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  • Millie Corless, Data Analyst, Registry Trust

Monday, 8th November 2021

Registry Trust, the non-profit organisation which maintains the Register of Judgments, Orders, and Fines for the UK & Ireland, has been campaigning for several years to increase understanding and awareness of the County Court Judgment (CCJ) process to ensure that consumers are aware of the need to ‘get satisfaction’. This is part of our commitment to use our ‘public data for public good’ and comes from a trend we’ve seen in recent years of declining ‘satisfaction’ of CCJs on the Register. There are many reasons why CCJ debts may not be formally ‘satisfied’, the main one being inability to pay, but in cases where the debt has been settled and the defendant is simply unaware that they then need to seek ‘satisfaction’ by providing proof of payment to the court (a step which many are still uninformed about), consumers are needlessly being made more financial vulnerable due to the outstanding CCJ impacting their credit score amongst other things.

Unfortunately, only around 52% of CCJ records contain a date-of-birth, as providing a date of birth is not currently a requirement, but from the 52% that do, we can assess at what rate different age groups are getting judgments ‘satisfied’. In my latest analysis of our judgment data, I have spotted that there is an increasing proportion of unsatisfied CCJs amongst the under 25s.

Note: The yearly time-frames in the analysis below are taken as a year from the date that the data was extracted. For example, from 2 November 2015 to 2 November 2016.

The chart below shows there are currently 68,307 outstanding CCJs registered for defendants aged under 25 and only 5,029 ‘satisfied’ CCJ registered for the age group. For defendants aged over 25, there are 2.6 million outstanding CCJs and 321,309 satisfied CCJs.

The number of CCJs for under 25’s has increased annually, reaching 26,713 CCJs in 2020-2021. 2019-2020 was an exception to this annual increase (due to the onset of the pandemic and partial closure of courts/implementation of forbearance measures), which totalled just 15,817 CCJs.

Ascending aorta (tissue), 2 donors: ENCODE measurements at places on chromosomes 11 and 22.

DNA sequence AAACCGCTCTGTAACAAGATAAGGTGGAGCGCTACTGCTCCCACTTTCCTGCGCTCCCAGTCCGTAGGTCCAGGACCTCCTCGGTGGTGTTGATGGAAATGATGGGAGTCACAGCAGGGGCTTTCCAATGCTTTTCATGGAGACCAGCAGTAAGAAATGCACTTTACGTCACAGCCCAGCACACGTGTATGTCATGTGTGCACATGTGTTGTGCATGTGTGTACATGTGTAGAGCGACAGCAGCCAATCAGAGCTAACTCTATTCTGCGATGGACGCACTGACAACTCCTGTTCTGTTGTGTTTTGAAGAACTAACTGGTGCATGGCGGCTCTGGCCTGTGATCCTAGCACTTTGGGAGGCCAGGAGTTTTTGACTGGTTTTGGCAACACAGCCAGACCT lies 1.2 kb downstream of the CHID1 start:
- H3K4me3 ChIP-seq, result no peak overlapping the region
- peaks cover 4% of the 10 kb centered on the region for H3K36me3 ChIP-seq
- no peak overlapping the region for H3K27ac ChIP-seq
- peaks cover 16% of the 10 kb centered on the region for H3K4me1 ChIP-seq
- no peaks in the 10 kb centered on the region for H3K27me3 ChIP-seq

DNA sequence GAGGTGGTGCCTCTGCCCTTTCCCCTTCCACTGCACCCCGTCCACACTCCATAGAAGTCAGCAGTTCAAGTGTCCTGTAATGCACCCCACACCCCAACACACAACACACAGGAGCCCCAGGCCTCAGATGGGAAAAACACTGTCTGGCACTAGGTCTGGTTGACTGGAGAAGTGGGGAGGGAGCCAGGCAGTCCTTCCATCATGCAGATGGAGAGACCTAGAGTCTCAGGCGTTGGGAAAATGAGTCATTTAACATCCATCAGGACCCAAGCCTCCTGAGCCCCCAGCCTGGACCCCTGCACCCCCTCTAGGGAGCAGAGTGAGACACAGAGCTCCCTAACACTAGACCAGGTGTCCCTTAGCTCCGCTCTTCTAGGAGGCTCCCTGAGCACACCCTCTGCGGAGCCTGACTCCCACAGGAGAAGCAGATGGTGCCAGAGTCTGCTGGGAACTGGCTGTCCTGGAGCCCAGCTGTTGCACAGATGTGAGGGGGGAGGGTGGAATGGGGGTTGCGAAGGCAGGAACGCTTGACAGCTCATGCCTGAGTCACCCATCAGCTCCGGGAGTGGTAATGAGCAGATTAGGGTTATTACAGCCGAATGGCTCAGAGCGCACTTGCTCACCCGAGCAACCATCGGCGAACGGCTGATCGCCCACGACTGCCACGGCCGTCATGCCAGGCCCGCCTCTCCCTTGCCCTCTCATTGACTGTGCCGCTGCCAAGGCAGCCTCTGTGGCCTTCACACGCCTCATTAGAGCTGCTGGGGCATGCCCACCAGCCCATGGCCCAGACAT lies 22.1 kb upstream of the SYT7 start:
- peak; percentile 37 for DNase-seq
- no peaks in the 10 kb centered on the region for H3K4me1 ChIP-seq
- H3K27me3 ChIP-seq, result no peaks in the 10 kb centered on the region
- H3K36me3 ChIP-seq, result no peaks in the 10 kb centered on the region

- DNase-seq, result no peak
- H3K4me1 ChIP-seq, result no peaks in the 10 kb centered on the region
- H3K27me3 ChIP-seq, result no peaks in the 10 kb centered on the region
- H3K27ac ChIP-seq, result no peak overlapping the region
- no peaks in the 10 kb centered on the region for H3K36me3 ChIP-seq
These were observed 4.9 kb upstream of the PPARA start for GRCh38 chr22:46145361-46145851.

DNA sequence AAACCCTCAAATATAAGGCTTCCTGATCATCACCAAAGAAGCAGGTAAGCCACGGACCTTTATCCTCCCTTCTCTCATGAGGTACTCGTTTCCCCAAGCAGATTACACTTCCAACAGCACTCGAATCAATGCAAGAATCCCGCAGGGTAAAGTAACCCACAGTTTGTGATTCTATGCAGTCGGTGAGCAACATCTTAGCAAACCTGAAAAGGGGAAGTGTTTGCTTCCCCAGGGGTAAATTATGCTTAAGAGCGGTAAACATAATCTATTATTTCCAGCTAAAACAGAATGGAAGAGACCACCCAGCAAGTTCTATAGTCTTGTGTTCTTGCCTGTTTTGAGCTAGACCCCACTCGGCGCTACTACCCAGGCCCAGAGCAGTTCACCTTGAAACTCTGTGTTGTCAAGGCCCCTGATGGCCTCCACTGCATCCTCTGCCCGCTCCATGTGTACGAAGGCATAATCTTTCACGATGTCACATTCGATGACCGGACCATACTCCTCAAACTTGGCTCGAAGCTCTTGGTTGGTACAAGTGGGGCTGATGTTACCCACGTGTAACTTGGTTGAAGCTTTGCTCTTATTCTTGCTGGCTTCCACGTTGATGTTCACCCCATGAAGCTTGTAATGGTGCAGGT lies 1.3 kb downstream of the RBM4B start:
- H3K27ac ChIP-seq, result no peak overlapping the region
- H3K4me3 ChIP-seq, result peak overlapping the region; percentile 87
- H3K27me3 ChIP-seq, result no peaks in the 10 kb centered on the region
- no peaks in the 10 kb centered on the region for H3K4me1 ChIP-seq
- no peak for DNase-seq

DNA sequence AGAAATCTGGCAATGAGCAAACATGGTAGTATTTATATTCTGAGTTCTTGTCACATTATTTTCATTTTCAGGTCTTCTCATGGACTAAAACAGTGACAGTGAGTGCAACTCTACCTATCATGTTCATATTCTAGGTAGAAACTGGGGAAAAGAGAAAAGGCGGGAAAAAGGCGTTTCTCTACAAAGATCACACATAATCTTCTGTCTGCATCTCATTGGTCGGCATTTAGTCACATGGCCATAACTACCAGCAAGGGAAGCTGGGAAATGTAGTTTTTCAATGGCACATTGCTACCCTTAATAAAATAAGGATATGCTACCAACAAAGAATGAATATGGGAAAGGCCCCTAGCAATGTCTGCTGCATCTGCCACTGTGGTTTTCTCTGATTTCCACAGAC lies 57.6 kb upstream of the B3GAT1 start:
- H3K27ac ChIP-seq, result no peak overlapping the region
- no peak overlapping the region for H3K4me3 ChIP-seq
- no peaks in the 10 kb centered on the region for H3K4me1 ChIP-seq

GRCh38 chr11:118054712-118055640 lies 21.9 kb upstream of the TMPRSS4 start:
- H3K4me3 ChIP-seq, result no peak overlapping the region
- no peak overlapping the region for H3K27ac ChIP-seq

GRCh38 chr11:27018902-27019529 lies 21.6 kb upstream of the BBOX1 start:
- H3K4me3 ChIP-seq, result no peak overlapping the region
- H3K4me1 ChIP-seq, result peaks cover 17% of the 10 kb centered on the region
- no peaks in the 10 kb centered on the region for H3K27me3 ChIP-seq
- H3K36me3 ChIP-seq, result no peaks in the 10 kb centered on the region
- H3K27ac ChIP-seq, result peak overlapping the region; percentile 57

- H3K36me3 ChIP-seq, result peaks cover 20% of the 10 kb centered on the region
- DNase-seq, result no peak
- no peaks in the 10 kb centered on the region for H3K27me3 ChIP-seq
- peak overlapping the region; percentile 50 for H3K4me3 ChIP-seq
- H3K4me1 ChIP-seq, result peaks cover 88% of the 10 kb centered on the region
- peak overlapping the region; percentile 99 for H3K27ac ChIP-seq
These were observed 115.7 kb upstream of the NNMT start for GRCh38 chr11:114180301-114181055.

The number of satisfactions for individuals under the age of 25 gradually increased year-on-year until 2018-2019, where the total peaked at 2,008 satisfactions. Satisfactions then decreased to 1,114 in 2019-2020, and to just 536 in 2020-2021. When looking at the number of CCJs and satisfactions, satisfactions comprised of just 2% of the total, compared to 15% four years earlier in 2016-2017.

The trend is similar for CCJs registered for individuals aged 25 and over, particularly for years 2017 through to 2021 where the percentage of satisfactions is the same for both under and over 25s (see chart below).

However, the percentage of satisfactions for individuals aged 25 and over was higher in years 2015-2016 and 2016-2017, at 19% and 16%, compared to 14% and 15% for under 25s. This highlights the generally lower satisfaction rate among younger defendants, which could be addressed through better financial education and support.


The graphs below visualise the numbers in the chart above. Under 25s and over 25s follow a similar pattern. The most important element is the yellow line, the ‘% satisfactions as a total of transactions’. The general pattern of decline for both age categories is alarming in terms of the impact on financial wellbeing.



This week is ‘Talk Money Week’ and we’re calling on key stakeholders across the debt advice and other sectors to help us to get people talking about, understanding, and properly dealing with CCJs, particularly those under the age of 25. Find out more here.

Our public website TrustOnline allows anyone to check if they have a CCJ or other type of monetary judgment against them which they may not be aware of and features help topics about the CCJ process.

We also work with a range of organisations to utilise our data to help support those in debt. Find out more in our e-brochure here.

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